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I have a method. It accepts a param, it can either be an object of the Provider or String class. Now if I tell that method to accept Object then I can pass it Provider or String object, but I want to make it type safe using generics and pass only either Provider or String. How do I do that, is it possible?
I want to achieve something like this:

public <T can be String or Provider> void myMethod(T value)

I had a look at this question, but it would not work in my case because none of Provider or String is an interface.

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3 Answers 3

up vote 7 down vote accepted

You should not (and can not) use generics for this. Instead simply provide two overloaded method:

public void myMethod(String value);
// and
public void myMethod(Provider value);

Since both need to have some different handling anyway it's actually simpler this way.

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I had thought about the overloading option, but because both would have the same handling in my method, so I was wondering if this can be done via generics. If it cannot be done then I will use overloading now. Thank you for the answer. –  Harshad Vyawahare Oct 12 '11 at 11:14
1  
@HarshadVyawahare: how can you handle String and Provider in the exact same way? They (probably) don't share any interesting methods. What do you actually do with those objects? Can you give an example where you'd handle them the same way? –  Joachim Sauer Oct 12 '11 at 11:15
    
from myMethod I am calling another method, which is overloaded to accept either 'Sting' or 'Provider'. That is the only use I make of those 2 objects. –  Harshad Vyawahare Oct 12 '11 at 11:20
1  
So you do call two different methods (yes, overloaded methods are still distinct methods). You couldn't do that with a single method anyway (or you'd need an ugly if (value instanceof String) check). Instead move the common code of the two methods in another (possibly private/protected) method and leave just the call to the other overloaded method in the public method together with the call to the "real code" method. –  Joachim Sauer Oct 12 '11 at 11:23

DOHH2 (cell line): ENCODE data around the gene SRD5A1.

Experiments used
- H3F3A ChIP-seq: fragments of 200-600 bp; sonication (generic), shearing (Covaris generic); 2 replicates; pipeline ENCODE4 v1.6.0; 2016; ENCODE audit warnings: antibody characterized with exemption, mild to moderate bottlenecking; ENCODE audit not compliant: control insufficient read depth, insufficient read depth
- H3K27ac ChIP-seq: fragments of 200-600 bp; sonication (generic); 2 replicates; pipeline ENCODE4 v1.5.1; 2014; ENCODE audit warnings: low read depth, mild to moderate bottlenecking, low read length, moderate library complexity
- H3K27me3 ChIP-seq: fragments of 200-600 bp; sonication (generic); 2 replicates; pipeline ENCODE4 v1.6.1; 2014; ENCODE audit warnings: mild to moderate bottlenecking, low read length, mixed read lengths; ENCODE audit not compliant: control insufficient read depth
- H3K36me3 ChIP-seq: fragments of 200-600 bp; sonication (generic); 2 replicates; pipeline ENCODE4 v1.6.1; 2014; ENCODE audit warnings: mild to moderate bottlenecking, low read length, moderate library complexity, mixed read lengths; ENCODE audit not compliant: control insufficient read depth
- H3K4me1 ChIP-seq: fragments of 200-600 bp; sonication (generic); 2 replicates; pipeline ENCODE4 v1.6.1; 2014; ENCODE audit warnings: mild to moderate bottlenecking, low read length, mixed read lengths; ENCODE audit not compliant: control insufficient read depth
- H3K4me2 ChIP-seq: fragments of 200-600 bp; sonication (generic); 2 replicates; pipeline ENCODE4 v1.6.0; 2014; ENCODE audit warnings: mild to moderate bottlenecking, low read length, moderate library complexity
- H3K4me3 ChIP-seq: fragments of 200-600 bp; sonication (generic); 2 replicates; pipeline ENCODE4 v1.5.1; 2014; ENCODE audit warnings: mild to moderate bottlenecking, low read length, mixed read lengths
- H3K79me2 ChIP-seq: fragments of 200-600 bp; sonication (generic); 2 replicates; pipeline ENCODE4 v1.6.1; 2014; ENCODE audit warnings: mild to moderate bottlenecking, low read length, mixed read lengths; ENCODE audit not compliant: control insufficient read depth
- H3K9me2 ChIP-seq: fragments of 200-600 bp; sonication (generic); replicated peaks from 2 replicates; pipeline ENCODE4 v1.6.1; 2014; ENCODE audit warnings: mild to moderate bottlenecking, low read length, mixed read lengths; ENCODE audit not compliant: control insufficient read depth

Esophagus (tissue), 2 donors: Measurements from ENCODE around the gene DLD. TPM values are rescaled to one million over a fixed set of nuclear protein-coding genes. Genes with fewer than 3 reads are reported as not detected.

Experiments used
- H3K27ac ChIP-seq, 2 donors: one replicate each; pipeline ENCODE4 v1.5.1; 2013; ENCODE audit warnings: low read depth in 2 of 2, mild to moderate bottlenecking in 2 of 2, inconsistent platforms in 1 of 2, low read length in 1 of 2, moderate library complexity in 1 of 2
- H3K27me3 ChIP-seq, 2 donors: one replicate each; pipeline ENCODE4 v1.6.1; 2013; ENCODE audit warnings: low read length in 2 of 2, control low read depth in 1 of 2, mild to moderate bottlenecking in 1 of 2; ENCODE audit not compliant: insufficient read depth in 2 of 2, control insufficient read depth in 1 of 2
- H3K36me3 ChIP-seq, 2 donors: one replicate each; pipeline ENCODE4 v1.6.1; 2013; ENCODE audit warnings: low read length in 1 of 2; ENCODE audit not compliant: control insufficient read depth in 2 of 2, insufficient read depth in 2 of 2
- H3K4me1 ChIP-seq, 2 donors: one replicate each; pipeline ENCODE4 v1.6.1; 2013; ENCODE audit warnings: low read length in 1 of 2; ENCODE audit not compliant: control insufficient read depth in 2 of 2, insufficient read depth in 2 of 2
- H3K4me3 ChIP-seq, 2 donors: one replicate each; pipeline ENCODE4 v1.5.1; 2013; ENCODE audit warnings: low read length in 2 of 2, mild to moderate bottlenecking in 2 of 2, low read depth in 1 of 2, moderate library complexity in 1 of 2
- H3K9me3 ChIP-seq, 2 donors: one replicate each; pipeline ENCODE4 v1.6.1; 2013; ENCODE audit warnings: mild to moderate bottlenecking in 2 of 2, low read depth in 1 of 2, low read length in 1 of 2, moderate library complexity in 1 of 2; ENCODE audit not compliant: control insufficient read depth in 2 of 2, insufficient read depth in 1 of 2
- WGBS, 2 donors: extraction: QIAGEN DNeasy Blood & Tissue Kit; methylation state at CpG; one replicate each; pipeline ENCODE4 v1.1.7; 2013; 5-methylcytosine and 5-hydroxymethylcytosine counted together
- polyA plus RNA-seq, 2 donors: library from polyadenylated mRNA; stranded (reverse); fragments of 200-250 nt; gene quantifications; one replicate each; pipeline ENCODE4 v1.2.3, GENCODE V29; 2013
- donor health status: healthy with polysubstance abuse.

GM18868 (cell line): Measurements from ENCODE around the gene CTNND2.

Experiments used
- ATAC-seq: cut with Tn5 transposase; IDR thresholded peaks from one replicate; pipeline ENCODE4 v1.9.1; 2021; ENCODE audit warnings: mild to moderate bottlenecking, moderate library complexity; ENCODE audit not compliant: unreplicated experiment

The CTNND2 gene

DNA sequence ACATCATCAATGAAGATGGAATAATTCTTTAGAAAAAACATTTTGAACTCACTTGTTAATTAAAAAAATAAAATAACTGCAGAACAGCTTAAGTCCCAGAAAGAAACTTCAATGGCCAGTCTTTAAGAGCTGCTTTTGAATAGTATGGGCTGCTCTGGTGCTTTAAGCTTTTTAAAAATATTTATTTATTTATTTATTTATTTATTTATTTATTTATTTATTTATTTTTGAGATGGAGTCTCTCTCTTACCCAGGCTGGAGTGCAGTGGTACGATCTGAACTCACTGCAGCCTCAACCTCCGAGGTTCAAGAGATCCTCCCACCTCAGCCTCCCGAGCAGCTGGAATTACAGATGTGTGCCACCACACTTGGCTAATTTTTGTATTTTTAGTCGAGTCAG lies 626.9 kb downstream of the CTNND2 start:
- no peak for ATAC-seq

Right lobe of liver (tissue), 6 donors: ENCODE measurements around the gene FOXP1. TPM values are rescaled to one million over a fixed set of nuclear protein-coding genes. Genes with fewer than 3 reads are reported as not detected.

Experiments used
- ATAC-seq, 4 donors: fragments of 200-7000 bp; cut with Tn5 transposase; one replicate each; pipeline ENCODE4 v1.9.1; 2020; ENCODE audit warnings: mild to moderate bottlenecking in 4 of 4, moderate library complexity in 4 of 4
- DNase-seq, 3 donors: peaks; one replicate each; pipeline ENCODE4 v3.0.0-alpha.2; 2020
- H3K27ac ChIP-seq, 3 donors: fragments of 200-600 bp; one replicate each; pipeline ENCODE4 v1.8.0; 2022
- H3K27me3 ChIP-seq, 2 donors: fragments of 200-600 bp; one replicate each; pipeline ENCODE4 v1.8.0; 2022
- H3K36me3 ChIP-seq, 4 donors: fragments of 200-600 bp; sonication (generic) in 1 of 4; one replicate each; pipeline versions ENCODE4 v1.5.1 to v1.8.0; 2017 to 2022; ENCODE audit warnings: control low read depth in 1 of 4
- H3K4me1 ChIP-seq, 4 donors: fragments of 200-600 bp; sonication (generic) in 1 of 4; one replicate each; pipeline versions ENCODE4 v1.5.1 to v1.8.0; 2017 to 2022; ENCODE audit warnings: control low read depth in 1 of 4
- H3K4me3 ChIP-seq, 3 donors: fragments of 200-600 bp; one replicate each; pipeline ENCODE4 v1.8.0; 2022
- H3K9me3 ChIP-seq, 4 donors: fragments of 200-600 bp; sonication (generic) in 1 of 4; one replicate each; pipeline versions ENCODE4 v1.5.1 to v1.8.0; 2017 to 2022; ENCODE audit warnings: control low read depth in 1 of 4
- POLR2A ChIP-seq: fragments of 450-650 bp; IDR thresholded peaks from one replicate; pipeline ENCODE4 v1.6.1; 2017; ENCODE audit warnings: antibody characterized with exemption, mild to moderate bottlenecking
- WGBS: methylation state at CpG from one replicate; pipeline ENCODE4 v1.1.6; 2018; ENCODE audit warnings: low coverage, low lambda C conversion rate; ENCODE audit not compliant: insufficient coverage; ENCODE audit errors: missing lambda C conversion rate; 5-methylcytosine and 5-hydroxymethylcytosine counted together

4  
@HarshadVyawahare: Java doesn't decide this at runtime: the choice between overloaded methods is always decided at compile-time. Only overriden methods can lead to different code being execute at runtime. –  Joachim Sauer Oct 12 '11 at 11:42

Not, that's not possible. How about simply having two overloaded methods instead?

public void myMethod(String value)
public void myMethod(Provider value)
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Thank you for the answer! Ok, if that is not possible via generics then I will use overloading. –  Harshad Vyawahare Oct 12 '11 at 11:24

Why exactly "Provider" or "String"? What do they have in common that makes your method work for both of them? For instance, are both Comparable? Then you should use Comparable in there. If they do not share something in common, maybe there is a reason that you cannot do what you are trying to do. In that case, just use overloading, as others suggested.

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inflagranti - The thing in common is that they both (either String or Provider) can be passed as a param to a method I am calling in myMethod –  Harshad Vyawahare Oct 12 '11 at 11:27
    
And the implementation of that method that is called is done using overloading I guess? –  Janick Bernet Oct 12 '11 at 11:45
    
Yes, you are right. –  Harshad Vyawahare Oct 12 '11 at 11:53

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